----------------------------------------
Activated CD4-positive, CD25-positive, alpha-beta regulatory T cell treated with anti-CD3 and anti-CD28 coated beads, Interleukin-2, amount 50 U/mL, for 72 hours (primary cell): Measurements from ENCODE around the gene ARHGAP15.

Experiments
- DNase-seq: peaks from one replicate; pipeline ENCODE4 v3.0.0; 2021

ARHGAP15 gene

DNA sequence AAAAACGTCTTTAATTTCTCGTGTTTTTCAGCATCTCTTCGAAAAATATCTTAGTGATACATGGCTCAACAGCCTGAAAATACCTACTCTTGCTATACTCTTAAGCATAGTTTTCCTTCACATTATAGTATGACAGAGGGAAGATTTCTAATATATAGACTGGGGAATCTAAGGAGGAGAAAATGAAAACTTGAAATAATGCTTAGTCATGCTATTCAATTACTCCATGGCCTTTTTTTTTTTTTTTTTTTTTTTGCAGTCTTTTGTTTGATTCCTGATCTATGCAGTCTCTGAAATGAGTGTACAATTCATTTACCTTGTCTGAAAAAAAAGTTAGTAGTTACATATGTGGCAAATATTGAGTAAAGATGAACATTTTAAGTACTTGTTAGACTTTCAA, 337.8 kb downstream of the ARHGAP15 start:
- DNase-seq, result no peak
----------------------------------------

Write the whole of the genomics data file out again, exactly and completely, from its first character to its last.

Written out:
Activated CD4-positive, CD25-positive, alpha-beta regulatory T cell treated with anti-CD3 and anti-CD28 coated beads, Interleukin-2, amount 50 U/mL, for 72 hours (primary cell): Measurements from ENCODE around the gene ARHGAP15.

Experiments
- DNase-seq: peaks from one replicate; pipeline ENCODE4 v3.0.0; 2021

ARHGAP15 gene

DNA sequence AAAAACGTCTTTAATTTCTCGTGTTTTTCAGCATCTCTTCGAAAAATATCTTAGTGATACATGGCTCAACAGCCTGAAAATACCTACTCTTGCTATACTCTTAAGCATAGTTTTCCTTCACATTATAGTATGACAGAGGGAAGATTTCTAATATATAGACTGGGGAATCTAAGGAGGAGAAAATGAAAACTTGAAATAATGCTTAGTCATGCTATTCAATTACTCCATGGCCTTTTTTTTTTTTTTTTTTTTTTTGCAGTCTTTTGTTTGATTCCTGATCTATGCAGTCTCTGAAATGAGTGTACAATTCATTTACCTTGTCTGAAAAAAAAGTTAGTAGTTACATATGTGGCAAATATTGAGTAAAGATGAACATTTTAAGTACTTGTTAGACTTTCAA, 337.8 kb downstream of the ARHGAP15 start:
- DNase-seq, result no peak